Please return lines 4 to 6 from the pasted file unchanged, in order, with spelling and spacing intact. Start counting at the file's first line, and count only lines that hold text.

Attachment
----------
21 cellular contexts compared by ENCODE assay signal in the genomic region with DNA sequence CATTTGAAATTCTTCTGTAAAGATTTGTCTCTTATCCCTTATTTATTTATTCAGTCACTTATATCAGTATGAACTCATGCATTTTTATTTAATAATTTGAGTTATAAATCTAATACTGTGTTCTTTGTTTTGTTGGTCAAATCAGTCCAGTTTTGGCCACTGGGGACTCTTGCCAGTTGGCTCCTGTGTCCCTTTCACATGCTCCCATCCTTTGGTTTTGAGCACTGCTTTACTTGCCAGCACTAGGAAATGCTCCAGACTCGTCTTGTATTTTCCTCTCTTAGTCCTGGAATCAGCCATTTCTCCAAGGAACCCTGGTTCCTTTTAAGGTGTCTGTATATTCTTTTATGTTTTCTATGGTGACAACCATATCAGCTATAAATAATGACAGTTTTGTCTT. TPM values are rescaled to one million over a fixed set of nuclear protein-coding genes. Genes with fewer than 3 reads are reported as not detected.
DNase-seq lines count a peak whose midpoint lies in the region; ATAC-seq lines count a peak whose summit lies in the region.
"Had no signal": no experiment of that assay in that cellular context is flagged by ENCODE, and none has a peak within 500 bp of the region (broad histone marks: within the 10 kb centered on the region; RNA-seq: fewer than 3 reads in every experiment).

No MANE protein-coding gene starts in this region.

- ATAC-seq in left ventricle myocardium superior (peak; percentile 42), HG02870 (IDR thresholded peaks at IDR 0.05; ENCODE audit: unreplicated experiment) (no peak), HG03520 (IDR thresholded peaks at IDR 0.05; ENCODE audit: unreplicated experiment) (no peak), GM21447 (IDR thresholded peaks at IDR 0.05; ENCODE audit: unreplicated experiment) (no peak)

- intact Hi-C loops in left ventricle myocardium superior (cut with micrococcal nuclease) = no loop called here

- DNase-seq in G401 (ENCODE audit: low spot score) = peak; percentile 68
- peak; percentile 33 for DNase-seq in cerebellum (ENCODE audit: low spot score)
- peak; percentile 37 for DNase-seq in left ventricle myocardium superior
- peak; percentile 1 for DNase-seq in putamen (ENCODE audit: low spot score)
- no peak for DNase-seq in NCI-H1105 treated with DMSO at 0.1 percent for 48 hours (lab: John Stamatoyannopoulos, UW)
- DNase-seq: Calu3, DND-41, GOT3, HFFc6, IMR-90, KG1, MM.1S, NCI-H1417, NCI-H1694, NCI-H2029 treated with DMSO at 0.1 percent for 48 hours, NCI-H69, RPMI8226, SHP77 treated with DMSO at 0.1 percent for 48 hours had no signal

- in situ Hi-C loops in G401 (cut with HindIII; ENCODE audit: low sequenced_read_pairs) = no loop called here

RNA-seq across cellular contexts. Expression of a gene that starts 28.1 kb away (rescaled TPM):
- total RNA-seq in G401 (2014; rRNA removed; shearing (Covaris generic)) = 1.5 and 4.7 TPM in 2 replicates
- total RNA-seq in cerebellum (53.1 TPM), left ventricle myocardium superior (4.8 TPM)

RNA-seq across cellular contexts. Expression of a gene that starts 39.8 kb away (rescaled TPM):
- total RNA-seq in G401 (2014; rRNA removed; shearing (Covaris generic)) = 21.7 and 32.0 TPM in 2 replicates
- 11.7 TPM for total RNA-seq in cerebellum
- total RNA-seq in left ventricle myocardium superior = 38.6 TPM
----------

No MANE protein-coding gene starts in this region.

- ATAC-seq in left ventricle myocardium superior (peak; percentile 42), HG02870 (IDR thresholded peaks at IDR 0.05; ENCODE audit: unreplicated experiment) (no peak), HG03520 (IDR thresholded peaks at IDR 0.05; ENCODE audit: unreplicated experiment) (no peak), GM21447 (IDR thresholded peaks at IDR 0.05; ENCODE audit: unreplicated experiment) (no peak)

- intact Hi-C loops in left ventricle myocardium superior (cut with micrococcal nuclease) = no loop called here